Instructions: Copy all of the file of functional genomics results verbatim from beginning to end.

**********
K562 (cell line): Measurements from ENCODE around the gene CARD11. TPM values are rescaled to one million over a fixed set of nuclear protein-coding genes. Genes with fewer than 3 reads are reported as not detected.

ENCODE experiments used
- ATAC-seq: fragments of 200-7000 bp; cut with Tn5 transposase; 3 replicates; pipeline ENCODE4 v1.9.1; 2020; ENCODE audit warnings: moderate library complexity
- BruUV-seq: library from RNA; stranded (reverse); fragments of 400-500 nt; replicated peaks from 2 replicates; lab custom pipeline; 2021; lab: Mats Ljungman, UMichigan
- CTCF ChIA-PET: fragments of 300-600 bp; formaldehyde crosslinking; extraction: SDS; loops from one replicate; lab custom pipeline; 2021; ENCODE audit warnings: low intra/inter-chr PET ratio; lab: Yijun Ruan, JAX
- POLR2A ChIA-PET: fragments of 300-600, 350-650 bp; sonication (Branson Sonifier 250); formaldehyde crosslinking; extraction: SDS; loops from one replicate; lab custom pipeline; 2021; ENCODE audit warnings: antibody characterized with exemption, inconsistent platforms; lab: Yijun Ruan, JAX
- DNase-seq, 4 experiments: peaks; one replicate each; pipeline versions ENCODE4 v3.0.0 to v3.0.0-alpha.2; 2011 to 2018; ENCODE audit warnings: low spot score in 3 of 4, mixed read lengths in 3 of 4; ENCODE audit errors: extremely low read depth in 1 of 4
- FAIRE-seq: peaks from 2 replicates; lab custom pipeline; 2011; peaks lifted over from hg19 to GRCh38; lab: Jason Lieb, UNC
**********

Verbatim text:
K562 (cell line): Measurements from ENCODE around the gene CARD11. TPM values are rescaled to one million over a fixed set of nuclear protein-coding genes. Genes with fewer than 3 reads are reported as not detected.

ENCODE experiments used
- ATAC-seq: fragments of 200-7000 bp; cut with Tn5 transposase; 3 replicates; pipeline ENCODE4 v1.9.1; 2020; ENCODE audit warnings: moderate library complexity
- BruUV-seq: library from RNA; stranded (reverse); fragments of 400-500 nt; replicated peaks from 2 replicates; lab custom pipeline; 2021; lab: Mats Ljungman, UMichigan
- CTCF ChIA-PET: fragments of 300-600 bp; formaldehyde crosslinking; extraction: SDS; loops from one replicate; lab custom pipeline; 2021; ENCODE audit warnings: low intra/inter-chr PET ratio; lab: Yijun Ruan, JAX
- POLR2A ChIA-PET: fragments of 300-600, 350-650 bp; sonication (Branson Sonifier 250); formaldehyde crosslinking; extraction: SDS; loops from one replicate; lab custom pipeline; 2021; ENCODE audit warnings: antibody characterized with exemption, inconsistent platforms; lab: Yijun Ruan, JAX
- DNase-seq, 4 experiments: peaks; one replicate each; pipeline versions ENCODE4 v3.0.0 to v3.0.0-alpha.2; 2011 to 2018; ENCODE audit warnings: low spot score in 3 of 4, mixed read lengths in 3 of 4; ENCODE audit errors: extremely low read depth in 1 of 4
- FAIRE-seq: peaks from 2 replicates; lab custom pipeline; 2011; peaks lifted over from hg19 to GRCh38; lab: Jason Lieb, UNC